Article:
|Millard Evelyn Tydings|
|United States Senator
March 5, 1927 – January 3, 1951
|Preceded by||Ovington Weller|
|Succeeded by||John Marshall Butler|
|Member of the U.S. House of Representatives from Maryland's 2nd district|
March 4, 1923 – March 3, 1927
|Preceded by||Albert Blakeney|
|Succeeded by||William Purington Cole, Jr.|
|87th Speaker of the Maryland House of Delegates|
January 1920 – September 1920
|Preceded by||Herbert R. Wooden|
|Succeeded by||John L. G. Lee|
April 6, 1890|
Havre de Grace, Maryland
|Died||February 9, 1961
near Havre de Grace, Maryland
|Profession||Civil engineer, lawyer, politician, author|
|Service/branch||United States Army|
|Years of service||1917-1919|
|Battles/wars||World War I|
Millard Evelyn Tydings (April 6, 1890 – February 9, 1961) was an attorney, author, soldier, state legislator, and served as a Democratic Representative and Senator in the United States Congress from Maryland, serving in the House from 1923 to 1927 and in the Senate from 1927 to 1951.
Early life and education
Tydings was born in Havre de Grace, located in Harford County. He attended the public schools of Harford County and graduated from Maryland Agricultural College (now the University of Maryland, College Park) in 1910. He engaged in civil engineering with the Baltimore and Ohio Railroad in West Virginia in 1911. He studied law at the University of Maryland School of Law, in Baltimore, and was admitted to the bar; he started practice in Havre de Grace in 1913.
Tydings served in the U.S. Army during World War I and was promoted to Lieutenant Colonel and Division Machine-gun Officer in 1918. He served in Germany with the Army of Occupation and was discharged from the service in 1919.
House and Senate career
In 1922, Tydings was elected as a Democrat to the 68th session of the US Congress, and was re-elected to the 69th session, representing the second district of Maryland (March 4, 1923 – March 3, 1927) in the House of Representatives. He was not a candidate for renomination in 1926, having become a candidate for the United States Senate.
He was elected to the Senate in 1926, 1932, 1938 and 1944, and served from March 4, 1927, to January 3, 1951. With Alabama Representative John McDuffie, he co-sponsored the Philippine Independence Act, commonly known as the Tydings–McDuffie Act, which established an autonomous 10-year Commonwealth status for the Philippines. It was planned to culminate in the withdrawal of American sovereignty and the recognition of Philippine Independence.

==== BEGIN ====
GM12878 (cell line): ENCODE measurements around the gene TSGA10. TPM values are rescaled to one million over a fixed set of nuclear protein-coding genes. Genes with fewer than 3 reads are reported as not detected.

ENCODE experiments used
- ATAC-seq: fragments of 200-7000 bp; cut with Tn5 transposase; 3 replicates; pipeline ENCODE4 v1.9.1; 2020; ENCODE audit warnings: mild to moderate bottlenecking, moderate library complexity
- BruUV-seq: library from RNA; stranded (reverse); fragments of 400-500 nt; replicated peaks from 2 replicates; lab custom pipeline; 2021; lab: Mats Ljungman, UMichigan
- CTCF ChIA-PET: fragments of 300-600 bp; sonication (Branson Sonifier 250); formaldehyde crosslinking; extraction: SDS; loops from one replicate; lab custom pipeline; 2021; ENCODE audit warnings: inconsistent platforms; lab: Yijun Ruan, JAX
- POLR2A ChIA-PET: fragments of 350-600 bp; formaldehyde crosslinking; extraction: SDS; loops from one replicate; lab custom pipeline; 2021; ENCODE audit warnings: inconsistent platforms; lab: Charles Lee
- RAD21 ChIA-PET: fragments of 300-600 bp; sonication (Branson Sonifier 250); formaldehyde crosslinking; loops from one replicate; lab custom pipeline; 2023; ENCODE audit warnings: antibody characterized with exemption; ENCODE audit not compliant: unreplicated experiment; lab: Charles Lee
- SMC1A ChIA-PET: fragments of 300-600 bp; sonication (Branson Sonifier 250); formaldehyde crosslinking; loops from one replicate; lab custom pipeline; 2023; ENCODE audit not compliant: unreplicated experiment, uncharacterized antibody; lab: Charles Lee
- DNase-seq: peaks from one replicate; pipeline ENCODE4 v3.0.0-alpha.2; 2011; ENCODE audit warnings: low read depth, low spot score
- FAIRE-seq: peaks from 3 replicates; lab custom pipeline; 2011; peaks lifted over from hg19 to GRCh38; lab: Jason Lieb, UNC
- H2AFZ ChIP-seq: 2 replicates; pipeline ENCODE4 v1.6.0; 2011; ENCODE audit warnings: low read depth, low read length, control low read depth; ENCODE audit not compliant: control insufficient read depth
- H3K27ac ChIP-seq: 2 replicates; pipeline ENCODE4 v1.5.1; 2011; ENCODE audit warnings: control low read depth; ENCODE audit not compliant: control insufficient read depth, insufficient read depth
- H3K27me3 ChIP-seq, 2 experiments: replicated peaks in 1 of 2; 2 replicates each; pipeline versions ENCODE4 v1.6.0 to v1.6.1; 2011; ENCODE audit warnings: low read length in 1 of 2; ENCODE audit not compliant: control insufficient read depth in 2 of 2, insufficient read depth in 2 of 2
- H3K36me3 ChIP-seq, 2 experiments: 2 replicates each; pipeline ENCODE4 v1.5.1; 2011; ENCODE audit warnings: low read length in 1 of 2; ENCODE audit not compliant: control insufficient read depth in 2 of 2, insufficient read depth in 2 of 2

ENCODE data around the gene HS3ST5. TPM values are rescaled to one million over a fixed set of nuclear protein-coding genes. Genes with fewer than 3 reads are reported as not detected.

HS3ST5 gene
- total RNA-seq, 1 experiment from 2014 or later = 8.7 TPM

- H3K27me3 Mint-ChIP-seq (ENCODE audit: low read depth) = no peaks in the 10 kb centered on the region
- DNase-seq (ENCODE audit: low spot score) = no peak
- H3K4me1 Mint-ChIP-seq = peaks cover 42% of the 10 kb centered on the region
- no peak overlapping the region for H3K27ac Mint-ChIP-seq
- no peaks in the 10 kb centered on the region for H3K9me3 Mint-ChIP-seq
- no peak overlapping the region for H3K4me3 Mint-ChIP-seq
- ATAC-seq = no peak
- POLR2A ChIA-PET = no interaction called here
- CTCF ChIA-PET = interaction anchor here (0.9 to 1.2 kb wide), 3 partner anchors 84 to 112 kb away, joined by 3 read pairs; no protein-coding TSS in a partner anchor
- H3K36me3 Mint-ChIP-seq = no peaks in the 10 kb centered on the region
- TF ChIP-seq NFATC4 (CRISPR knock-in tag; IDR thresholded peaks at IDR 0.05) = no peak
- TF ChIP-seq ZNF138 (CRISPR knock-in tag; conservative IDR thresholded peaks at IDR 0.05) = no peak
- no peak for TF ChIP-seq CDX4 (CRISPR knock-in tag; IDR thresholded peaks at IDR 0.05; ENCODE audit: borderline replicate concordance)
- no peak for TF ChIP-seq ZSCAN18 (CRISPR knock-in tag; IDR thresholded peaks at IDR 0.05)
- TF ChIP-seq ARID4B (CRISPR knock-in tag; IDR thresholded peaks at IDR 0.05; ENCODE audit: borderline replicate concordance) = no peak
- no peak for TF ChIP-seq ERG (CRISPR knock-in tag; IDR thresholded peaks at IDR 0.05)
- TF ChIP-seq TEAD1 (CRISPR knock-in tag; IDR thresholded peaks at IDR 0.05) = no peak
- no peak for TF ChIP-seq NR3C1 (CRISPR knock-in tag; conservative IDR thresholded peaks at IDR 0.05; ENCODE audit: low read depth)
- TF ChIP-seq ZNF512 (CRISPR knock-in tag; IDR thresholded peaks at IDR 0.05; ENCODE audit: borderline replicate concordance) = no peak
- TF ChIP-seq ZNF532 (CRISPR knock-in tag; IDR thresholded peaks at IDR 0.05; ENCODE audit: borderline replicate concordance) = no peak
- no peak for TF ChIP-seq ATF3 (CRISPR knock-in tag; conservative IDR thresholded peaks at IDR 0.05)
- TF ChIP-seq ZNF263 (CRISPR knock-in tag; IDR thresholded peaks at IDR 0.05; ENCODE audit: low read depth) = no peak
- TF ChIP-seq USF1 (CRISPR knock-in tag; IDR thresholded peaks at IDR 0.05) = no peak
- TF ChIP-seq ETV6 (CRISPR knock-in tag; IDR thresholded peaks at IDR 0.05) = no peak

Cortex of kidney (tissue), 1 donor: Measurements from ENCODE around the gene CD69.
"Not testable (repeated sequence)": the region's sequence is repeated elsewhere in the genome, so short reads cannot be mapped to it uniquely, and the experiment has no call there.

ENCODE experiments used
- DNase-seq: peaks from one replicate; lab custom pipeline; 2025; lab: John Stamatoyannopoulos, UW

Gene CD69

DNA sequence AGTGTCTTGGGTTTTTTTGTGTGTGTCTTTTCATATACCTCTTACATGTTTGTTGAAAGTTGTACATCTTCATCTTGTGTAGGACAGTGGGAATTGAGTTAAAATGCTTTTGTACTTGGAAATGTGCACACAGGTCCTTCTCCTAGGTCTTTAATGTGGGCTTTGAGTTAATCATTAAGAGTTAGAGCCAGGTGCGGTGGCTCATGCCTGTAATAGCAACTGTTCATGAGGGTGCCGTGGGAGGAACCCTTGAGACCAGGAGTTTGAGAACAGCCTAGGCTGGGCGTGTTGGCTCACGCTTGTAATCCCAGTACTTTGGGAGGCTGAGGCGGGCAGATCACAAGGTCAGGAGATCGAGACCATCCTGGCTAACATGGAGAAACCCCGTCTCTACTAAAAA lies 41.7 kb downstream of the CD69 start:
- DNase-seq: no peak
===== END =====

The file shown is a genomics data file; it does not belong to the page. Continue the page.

In January 1934, Tydings introduced a resolution "condemning Nazi oppression of Jews in Germany, and asking President Roosevelt to inform the Hitler government that this country was profoundly distressed about its antisemitic measures." His resolution was bottled up in the Senate Foreign Relations Committee.
In 1936, Senator Tydings introduced a bill in Congress calling for independence for Puerto Rico, but it was opposed by Luis Muñoz Marín, an influential leader of the Liberal Party. All the Puerto Rican parties supported the bill. Tydings did not gain passage of the bill. (The US senator had co-sponsored the Tydings–McDuffie Act, which provided independence to the Philippines after a 10-year transition under a limited autonomy.)
During his time in the Senate, Tydings was well known for taking principled, controversial, often unusual stands on various issues. He opposed the New Deal due to his fiscal conservatism, and proposed a constitutional amendment requiring the federal budget to be balanced at all times. He was a strong critic of Prohibition prior to its repeal in 1933.